What do we mean by livestock?

The definition of livestock has been increased recently. As well as cattle, sheep, goats, pigs, horses and poultry, the definition now includes alpacas, llamas, buffalo, ostriches, farmed deer and enclosed game birds.

Is it common for livestock to injure people?

Livestock attacks are the second most common cause of fatal accidents in the rural sector. According to HSE 11 people were killed by cows and buffalo in 20/21.

Most people who are fatally injured will be farm workers but in 2017, a study of incidents since 2000 demonstrated that 24% of deaths were people using footpaths.

Can you give some examples of when this has happened - and how it might happen?

An animal protecting their young could perceive a walker as a threat and try to charge at the walker to push them away. In a serious example, a cow or herd could trample a person to injury or death. .

Even livestock with a normally quiet temperament can be aggressive when they are under particular stress.

If someone is injured by your livestock, what should you do immediately?

The first thing is to make the situation safe, to remove the livestock or the person who has been injured and to seek emergency medical care. Once those immediate issues have been resolved, you should contact your insurer to notify it of the incident. Even if it doesn't seem that there will be a claim or an issue, insurance polices very often have notification clauses which mean that you won't have cover if you delay in telling the insurer when something happens.

If the police or HSE want to investigate, it's important that you obtain legal advice. Although the authorities' powers to investigate are quite wide ranging, they are not unlimited and it's important to know what you are and aren't compelled to do. It's also key that the situation is communicated clearly and accurately to any investigators.

What is your liability as a landowner?

You could be prosecuted for a criminal offence for a breach of the Health & Safety Act. You could also be sued for damages.

What can you do to reduce the risks?

Stock should be organised in such a way as to reduce risk to the public. If there are livestock in fields where the public tend to walk there should be warning signs. Erecting additional fencing could also be considered. Enclosures should be secure and gates closed with devices sufficient to prevent release by children or the animals themselves. Farmers should assess risks on a continual basis and make checks at least once a day.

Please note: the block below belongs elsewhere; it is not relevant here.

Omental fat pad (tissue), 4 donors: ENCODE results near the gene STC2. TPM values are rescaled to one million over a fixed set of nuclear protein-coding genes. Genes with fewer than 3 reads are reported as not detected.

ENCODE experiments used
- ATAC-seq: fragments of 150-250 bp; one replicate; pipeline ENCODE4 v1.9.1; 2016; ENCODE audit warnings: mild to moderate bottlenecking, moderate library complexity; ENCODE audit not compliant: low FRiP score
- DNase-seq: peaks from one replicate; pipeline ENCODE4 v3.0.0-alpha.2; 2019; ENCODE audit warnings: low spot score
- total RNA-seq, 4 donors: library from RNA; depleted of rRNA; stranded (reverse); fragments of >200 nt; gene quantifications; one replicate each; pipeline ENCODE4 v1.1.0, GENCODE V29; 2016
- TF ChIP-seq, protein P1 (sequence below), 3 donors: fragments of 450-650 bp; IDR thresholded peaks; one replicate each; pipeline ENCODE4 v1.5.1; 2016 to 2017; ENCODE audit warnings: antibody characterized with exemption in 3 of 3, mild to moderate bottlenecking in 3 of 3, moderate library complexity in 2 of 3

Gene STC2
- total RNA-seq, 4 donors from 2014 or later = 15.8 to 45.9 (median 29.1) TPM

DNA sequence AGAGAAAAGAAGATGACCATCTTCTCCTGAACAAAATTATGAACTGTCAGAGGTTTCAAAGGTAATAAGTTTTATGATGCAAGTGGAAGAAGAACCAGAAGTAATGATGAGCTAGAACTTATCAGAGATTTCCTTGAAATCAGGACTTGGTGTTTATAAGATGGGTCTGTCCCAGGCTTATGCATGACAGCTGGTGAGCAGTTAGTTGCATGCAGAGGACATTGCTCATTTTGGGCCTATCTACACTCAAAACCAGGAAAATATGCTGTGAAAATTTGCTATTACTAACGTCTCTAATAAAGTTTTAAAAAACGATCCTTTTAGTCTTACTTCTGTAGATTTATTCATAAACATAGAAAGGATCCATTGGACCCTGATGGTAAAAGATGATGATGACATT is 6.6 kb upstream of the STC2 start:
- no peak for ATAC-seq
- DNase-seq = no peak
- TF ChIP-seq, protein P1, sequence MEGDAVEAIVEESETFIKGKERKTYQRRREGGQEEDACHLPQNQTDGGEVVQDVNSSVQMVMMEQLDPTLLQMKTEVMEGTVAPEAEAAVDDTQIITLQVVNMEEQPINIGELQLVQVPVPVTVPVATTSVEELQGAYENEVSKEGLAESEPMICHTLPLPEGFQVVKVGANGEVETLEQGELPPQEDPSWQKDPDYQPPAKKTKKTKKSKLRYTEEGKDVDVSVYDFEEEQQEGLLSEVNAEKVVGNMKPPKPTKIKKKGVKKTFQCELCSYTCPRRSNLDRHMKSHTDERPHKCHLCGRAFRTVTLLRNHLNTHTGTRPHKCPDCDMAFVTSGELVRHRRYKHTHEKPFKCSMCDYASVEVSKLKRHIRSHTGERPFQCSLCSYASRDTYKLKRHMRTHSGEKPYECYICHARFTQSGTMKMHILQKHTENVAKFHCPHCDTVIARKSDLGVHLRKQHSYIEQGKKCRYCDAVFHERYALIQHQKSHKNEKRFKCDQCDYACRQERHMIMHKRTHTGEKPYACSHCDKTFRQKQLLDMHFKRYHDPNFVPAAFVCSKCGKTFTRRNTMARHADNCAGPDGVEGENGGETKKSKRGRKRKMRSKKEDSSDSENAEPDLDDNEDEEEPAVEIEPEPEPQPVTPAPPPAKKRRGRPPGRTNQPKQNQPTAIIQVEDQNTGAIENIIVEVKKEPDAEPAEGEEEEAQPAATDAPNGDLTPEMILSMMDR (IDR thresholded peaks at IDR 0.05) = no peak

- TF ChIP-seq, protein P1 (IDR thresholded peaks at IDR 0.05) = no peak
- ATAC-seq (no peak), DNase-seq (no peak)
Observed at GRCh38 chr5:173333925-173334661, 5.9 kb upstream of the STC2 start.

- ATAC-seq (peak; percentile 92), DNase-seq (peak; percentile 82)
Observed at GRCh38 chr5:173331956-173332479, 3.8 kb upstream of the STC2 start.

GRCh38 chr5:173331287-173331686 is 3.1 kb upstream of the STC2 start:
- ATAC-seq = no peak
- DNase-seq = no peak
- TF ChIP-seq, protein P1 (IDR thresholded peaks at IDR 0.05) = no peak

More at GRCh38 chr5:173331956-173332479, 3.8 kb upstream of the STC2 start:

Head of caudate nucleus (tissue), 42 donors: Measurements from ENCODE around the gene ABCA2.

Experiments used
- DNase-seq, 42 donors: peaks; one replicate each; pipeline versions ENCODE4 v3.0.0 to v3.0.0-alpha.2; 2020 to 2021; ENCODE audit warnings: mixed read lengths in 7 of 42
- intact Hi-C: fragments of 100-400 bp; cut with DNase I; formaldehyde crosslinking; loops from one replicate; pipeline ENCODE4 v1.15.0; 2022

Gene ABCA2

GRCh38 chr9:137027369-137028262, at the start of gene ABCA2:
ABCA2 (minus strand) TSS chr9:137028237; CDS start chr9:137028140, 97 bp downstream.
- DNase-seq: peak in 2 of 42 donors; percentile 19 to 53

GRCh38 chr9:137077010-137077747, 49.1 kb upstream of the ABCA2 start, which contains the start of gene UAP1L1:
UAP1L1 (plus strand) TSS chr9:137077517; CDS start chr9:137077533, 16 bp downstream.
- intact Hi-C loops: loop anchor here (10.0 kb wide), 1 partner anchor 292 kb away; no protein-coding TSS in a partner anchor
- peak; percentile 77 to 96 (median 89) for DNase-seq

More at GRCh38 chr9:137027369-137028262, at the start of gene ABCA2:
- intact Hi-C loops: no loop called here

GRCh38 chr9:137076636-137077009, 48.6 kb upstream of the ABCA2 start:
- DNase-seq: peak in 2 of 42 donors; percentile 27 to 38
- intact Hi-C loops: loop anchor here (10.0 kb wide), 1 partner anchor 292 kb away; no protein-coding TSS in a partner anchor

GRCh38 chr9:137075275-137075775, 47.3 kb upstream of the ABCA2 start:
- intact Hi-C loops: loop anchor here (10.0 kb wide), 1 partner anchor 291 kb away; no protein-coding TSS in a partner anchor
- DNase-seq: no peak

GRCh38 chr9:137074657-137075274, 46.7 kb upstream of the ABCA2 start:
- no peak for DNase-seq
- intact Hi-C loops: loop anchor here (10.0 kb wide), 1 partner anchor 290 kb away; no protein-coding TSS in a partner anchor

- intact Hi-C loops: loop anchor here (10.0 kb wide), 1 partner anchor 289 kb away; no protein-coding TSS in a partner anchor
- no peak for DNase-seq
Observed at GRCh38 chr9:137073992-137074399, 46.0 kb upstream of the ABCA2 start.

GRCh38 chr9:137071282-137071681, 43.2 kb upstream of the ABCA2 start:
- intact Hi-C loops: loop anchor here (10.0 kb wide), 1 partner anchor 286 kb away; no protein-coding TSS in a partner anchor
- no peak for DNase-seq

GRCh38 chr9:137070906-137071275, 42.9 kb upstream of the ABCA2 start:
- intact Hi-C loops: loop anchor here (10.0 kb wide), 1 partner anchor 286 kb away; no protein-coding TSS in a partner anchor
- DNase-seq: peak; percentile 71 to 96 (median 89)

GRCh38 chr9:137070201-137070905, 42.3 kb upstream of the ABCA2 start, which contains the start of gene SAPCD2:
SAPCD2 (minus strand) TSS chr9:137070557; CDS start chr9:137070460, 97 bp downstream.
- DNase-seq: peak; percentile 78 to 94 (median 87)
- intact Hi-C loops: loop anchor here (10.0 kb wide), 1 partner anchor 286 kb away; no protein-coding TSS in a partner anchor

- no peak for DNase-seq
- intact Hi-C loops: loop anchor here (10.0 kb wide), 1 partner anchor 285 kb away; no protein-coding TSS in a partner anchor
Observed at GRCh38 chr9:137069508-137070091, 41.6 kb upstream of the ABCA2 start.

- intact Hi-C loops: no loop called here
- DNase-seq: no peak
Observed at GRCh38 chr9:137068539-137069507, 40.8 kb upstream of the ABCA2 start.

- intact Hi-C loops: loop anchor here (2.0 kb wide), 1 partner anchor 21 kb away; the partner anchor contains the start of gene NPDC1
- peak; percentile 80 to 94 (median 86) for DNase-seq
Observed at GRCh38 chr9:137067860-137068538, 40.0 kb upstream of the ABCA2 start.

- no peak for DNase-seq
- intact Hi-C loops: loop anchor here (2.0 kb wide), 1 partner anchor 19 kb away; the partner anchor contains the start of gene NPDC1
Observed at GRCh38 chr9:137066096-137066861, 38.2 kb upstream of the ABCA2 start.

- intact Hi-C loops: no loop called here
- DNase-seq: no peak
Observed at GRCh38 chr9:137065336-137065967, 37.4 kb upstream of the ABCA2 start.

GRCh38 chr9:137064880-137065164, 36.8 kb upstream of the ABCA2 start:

How does this link to the principle of “right to roam” in Scotland?

The owner of livestock has the difficult task of both ensuring that the animals do not pose a risk to the public whilst at the same time not taking any actions which impede public access across its land. The presence of animals cannot be used to deter public access. Rather if it is considered that an animal poses a risk to the public, then steps should be taken to place those animals away from public access.

Can you restrict access to fields at specific and sensitive times of year - for example, during calving and lambing?

Any request you make of the public has to be reasonable, practicable and appropriate for the type of operation and level of risk involved. The Outdoor Access Code says you can take precautions, such as asking people to avoid using a particular route and advising people not to take dogs into fields where there are young animals present. There are downloadable signs to this effect on the Outdoor Access Scotland website.

What are the responsibilities or expectations of walkers/members of the public if they come into contact with livestock?

Access rights extend to fields with farm animals, but some animals, particularly cows with calves but also horses, pigs and farmed deer, can react aggressively towards people. Before entering a field, check to see what alternatives there are. If you are in a field of farm animals, keep a safe distance and watch them carefully. The Access Code is clear that the public should not take dogs into fields where there are young animals present.

In summary, what is your headline advice to someone who has livestock?

One of the fundamental principles of health & safety is to identify where there is a risk of harm and to do all that is reasonably achievable to reduce that risk to an acceptable level. This means that there needs to be real thought given to the risk of injury by livestock and what can be done to reduce that risk.

Those steps might be onerous, in terms of re-organising livestock, or erecting fencing and checking regularly that all remains in place, but they must be taken nonetheless. Not taking those steps could be a criminal offence.

Another important principle is learning from previous incidents. If there has been a near miss or less serious injury, it's crucial that steps are taken to stop it happening again.


Kate Donachie

Legal Director